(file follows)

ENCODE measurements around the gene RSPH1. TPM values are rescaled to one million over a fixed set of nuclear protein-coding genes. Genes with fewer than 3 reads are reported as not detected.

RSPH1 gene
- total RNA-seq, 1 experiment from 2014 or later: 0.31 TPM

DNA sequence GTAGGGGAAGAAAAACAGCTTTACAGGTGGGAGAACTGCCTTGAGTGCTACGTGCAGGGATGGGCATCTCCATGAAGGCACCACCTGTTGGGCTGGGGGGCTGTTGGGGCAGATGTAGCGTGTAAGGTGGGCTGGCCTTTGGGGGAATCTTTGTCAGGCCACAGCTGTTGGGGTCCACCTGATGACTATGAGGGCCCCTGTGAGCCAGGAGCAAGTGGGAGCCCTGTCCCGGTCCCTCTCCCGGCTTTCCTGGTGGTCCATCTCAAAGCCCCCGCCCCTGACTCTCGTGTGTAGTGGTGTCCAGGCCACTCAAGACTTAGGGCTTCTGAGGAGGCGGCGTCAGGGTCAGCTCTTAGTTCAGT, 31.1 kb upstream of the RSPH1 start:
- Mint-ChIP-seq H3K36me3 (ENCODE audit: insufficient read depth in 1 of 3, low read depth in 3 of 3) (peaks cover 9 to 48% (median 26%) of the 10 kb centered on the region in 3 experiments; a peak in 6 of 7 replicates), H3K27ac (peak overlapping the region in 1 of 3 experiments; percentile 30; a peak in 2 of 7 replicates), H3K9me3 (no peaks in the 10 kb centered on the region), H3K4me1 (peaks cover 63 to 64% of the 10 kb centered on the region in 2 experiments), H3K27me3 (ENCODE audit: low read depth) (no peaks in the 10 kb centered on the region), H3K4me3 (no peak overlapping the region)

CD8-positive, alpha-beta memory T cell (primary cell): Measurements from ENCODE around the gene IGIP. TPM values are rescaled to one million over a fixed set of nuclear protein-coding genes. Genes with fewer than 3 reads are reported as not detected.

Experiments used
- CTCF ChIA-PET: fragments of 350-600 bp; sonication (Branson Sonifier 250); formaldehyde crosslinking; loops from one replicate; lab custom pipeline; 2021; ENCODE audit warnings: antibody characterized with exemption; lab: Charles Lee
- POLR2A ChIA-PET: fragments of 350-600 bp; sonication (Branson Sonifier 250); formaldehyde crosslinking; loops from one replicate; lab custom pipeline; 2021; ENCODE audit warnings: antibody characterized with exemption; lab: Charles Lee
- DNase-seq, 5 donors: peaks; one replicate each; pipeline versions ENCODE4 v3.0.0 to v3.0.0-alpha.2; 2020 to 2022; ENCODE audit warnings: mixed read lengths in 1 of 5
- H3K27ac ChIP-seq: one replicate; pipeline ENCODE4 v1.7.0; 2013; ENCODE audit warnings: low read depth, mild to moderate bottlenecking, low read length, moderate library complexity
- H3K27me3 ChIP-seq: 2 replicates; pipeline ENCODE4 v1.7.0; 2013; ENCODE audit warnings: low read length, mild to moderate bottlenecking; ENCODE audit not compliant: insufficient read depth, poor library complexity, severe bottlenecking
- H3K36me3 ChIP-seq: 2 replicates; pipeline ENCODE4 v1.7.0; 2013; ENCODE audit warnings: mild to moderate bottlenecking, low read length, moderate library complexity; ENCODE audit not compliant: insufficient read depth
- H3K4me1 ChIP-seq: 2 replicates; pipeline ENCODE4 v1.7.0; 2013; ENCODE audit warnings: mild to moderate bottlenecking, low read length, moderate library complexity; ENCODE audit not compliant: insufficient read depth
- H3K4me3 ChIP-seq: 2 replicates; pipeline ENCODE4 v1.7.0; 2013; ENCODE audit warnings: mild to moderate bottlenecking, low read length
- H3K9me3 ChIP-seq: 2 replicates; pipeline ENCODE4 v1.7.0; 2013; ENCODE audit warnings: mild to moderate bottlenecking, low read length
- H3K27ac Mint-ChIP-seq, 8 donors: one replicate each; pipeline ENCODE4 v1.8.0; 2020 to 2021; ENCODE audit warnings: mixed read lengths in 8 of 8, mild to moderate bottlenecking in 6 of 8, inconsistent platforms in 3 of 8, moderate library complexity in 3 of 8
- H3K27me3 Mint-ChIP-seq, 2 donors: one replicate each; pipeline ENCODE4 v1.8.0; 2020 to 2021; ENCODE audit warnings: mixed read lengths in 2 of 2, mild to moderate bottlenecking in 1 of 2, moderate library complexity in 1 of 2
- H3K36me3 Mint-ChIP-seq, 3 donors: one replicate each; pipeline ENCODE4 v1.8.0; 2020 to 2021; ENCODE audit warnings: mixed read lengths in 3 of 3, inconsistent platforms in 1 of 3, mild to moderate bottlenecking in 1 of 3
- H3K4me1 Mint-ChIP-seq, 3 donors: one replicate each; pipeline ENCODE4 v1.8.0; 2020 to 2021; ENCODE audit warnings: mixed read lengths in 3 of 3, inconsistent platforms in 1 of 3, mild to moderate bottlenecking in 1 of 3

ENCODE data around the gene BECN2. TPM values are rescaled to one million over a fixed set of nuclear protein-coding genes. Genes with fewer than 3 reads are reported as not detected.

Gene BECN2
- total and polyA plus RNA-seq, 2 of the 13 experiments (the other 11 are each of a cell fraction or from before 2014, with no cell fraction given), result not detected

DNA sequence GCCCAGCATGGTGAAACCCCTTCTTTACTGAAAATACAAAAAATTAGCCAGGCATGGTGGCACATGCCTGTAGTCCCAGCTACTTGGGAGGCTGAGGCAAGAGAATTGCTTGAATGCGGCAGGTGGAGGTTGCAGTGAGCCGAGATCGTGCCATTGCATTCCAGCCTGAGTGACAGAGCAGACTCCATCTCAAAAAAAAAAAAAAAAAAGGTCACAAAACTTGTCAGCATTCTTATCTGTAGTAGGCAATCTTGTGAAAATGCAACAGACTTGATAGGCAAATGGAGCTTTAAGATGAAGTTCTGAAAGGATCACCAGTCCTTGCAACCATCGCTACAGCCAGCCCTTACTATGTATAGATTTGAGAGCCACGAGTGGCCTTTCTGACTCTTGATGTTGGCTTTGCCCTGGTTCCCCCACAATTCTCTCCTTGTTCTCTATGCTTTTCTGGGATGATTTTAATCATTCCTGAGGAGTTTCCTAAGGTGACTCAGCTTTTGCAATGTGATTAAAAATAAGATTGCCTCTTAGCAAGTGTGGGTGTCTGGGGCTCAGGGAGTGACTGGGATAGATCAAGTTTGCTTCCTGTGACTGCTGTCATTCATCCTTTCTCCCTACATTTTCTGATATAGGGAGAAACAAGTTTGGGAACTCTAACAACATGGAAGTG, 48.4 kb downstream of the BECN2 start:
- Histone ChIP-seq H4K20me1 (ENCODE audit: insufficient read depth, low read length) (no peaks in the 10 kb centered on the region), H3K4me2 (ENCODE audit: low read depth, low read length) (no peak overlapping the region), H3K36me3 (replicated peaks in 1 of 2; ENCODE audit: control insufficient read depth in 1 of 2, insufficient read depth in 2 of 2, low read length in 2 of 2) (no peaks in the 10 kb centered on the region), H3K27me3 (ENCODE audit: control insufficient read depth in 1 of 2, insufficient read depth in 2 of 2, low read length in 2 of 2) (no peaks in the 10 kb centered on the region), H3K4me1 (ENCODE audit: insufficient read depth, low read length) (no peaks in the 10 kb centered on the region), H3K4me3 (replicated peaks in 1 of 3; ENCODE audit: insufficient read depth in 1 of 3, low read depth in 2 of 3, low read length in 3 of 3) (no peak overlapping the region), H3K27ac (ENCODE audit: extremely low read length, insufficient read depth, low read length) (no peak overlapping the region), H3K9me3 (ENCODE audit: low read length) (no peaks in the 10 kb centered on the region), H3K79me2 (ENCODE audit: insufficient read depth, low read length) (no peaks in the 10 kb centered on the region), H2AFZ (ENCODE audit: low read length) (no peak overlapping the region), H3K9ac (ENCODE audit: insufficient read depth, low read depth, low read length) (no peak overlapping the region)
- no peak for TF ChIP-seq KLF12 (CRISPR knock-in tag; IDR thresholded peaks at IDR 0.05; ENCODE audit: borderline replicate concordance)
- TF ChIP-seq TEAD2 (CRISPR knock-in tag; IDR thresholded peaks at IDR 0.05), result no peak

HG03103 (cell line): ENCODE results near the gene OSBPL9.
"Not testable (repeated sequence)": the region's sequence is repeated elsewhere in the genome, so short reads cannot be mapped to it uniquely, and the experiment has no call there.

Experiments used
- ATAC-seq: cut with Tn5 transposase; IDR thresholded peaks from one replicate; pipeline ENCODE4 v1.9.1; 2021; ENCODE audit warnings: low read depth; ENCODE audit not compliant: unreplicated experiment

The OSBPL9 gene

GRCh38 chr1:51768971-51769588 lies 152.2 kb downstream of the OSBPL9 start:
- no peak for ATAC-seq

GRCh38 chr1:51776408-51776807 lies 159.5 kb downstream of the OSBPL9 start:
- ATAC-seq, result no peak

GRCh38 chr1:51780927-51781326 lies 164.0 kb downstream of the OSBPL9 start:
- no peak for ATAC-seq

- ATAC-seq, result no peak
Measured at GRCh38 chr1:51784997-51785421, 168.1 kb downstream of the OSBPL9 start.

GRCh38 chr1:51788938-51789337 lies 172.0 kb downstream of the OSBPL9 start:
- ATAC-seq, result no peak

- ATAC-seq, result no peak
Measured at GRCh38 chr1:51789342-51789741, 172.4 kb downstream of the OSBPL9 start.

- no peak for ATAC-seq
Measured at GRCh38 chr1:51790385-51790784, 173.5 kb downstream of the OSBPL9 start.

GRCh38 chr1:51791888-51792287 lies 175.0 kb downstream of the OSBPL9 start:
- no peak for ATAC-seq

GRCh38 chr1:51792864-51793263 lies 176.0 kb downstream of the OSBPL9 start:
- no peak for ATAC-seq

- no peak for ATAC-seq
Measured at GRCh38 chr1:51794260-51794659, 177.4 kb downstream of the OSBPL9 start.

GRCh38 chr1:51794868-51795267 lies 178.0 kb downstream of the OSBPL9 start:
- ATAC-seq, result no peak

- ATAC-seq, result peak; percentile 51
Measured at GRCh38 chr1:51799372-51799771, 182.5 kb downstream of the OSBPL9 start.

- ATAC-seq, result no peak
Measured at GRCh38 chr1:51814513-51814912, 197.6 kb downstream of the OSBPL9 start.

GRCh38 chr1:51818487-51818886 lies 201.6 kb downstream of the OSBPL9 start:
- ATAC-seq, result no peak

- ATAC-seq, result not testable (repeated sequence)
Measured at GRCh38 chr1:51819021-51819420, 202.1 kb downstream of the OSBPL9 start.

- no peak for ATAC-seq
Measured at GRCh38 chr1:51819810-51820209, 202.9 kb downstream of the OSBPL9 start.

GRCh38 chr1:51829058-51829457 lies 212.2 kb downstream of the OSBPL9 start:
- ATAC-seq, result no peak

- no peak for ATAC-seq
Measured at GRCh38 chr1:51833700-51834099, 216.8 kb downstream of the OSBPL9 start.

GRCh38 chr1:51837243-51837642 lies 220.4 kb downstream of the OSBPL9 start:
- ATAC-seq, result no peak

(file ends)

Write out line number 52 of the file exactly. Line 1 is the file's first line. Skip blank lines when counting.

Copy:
Measured at GRCh38 chr1:51794260-51794659, 177.4 kb downstream of the OSBPL9 start.